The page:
Eviation Electric Aircraft Prototype Damaged In Testing Fire


Eviation Aircraft’s all-electric Alice commuter prototype caught fire during ground testing at Ernest A. Love Field (PRC) in Prescott, Arizona, on Wednesday evening. No injuries were reported in the incident, which took place at approximately 6:30 p.m. local time. According to a news release from the City of Prescott, the fire department was on standby for the test and was able to extinguish the fire quickly. Airport personnel reported that normal operations resumed shortly before 9 p.m. and no commercial flights were disrupted.

Eviation said in a statement that it believes the fire may have been caused by a ground-based battery system. The extent of the damage to the nine-passenger prototype is not yet known. As previously reported by AVweb, Eviation planned to begin flight testing the Alice this year with goals of certification in 2021 and entry into service in 2022. It is not yet clear how the fire will affect Eviation’s timeline.

Video: PrescottNews.com
Kate O'Connor
Kate O’Connor works as AVweb's Editor-in-Chief. She is a private pilot, certificated aircraft dispatcher, and graduate of Embry-Riddle Aeronautical University.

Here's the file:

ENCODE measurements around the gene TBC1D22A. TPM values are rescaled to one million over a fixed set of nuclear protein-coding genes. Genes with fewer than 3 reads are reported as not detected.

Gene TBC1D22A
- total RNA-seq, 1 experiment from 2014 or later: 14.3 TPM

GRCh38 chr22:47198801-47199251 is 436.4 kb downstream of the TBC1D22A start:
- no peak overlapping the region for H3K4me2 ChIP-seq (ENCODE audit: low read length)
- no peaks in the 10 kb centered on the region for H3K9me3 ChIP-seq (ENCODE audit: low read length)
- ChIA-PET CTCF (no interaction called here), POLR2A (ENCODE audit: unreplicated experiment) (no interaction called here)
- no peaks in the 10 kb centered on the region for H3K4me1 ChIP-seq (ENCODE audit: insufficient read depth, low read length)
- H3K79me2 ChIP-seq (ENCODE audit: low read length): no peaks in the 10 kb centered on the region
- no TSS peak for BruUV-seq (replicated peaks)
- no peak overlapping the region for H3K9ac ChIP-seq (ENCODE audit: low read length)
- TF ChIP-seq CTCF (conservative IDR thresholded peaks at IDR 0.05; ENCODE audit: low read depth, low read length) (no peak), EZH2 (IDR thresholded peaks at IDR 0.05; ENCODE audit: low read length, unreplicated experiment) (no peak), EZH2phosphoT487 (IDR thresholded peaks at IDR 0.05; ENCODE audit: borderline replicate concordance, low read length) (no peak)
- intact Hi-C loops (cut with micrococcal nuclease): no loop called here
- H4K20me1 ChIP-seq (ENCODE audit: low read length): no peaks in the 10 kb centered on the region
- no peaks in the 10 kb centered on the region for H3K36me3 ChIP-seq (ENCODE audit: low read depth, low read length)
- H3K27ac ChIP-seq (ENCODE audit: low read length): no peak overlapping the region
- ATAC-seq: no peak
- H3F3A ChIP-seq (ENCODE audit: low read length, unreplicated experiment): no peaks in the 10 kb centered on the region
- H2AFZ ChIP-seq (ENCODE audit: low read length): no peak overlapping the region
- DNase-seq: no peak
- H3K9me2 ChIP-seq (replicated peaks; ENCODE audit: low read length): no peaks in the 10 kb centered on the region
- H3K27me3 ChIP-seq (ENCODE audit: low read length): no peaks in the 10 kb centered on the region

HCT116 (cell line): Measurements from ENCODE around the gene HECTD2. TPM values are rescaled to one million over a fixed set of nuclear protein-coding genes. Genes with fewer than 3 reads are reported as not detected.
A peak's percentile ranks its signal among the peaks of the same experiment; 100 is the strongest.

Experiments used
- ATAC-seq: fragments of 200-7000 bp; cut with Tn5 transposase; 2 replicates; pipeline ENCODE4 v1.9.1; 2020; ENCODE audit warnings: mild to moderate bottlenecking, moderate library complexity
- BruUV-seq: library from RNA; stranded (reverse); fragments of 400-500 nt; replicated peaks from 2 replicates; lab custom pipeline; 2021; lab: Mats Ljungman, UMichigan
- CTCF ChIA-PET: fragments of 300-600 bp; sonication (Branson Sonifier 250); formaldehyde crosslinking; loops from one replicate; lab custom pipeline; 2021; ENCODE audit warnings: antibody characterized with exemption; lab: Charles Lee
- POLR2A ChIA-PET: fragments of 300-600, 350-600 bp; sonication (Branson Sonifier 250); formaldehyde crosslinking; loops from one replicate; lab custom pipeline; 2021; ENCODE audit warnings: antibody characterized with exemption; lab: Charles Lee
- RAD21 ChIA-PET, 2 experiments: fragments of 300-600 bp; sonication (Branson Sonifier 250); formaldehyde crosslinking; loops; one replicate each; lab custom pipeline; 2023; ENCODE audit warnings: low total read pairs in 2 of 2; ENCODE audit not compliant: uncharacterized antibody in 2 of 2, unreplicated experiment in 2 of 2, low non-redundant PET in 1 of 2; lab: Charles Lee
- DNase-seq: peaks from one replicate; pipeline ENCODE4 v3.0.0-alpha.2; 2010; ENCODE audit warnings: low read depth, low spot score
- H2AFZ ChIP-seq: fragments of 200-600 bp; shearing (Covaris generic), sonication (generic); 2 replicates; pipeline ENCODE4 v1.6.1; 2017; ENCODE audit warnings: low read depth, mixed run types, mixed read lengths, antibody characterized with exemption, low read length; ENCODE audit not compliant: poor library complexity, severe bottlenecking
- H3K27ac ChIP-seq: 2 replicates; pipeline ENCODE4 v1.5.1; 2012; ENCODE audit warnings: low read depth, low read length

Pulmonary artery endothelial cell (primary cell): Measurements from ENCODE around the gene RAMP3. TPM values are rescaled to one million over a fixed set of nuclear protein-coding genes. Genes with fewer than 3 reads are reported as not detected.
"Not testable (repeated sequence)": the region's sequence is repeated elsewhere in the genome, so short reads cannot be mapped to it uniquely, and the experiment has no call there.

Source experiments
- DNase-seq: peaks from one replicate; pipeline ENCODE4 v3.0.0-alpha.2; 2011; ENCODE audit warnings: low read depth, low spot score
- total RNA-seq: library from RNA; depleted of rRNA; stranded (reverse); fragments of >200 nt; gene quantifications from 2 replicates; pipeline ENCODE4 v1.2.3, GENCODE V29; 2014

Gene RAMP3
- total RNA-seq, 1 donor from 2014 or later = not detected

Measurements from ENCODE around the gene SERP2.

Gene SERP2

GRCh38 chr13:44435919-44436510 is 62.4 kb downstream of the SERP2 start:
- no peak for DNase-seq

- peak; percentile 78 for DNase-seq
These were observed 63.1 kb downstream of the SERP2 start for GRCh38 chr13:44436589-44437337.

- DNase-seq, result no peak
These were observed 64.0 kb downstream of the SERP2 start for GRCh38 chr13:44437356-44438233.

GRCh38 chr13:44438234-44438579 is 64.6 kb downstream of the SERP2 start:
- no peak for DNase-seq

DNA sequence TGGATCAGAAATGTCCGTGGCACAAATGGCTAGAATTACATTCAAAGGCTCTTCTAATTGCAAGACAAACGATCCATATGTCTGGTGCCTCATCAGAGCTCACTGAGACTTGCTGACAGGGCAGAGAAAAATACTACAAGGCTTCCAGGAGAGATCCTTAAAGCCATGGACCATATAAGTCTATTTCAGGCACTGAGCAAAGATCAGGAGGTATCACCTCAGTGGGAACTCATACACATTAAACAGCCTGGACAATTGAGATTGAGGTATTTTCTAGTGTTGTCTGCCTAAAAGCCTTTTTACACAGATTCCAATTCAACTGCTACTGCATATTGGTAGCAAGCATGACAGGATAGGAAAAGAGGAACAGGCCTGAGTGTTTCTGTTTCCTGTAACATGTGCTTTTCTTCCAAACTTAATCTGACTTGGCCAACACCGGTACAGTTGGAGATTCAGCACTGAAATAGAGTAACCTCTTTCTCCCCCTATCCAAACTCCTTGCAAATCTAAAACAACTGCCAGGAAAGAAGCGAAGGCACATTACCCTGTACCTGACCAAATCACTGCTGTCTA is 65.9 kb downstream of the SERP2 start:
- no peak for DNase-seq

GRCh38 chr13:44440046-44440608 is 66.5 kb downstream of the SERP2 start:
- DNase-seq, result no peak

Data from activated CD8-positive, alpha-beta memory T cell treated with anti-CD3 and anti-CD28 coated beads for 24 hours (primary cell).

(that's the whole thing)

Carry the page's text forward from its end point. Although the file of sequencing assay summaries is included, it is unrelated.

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  1. Very high currents and voltages.
    Any short or resistance becomes a serious problem.
    The fire department was on standby for the test?

  2. Boy, that thing would be a handful if one of those motors mounted at the wingtips ever stopped working. A failure is probably less likely than with a piston or turbine engine, but things can still break, like props, drive shafts, gears (if it uses those) etc.

  3. A friend is a volunteer fire fighter in a small town. He says that they’re under strict orders when a call involves any electric cars. Get the people out and let them burn … don’t try to put any fire out.

  4. yes Yars. that is a problem with solar panels on house roofs. How do you cut the power if something goes bad. The interrupter is usually in the attic. Can cause a nasty house fire. Been to one.

    • That is not a problem. I have solar on my roof and there are two points where the power cam be isolated. First the inverter is tied into my main breaker box through two 20 amp circuit breakers. Second, the inverter itself has a manual disconnect as well as internal circuit protection to cutoff on overload or any typical fault that might occur.

        • No way a fire happens in the collector. Individual cells on a panel are set up like a string of Christmas lights in a series. If one or two cells short out, the panel pretty much shuts down on its own. Unlike a battery, there is no stored energy so the failure mode is a loss of power, not a surge.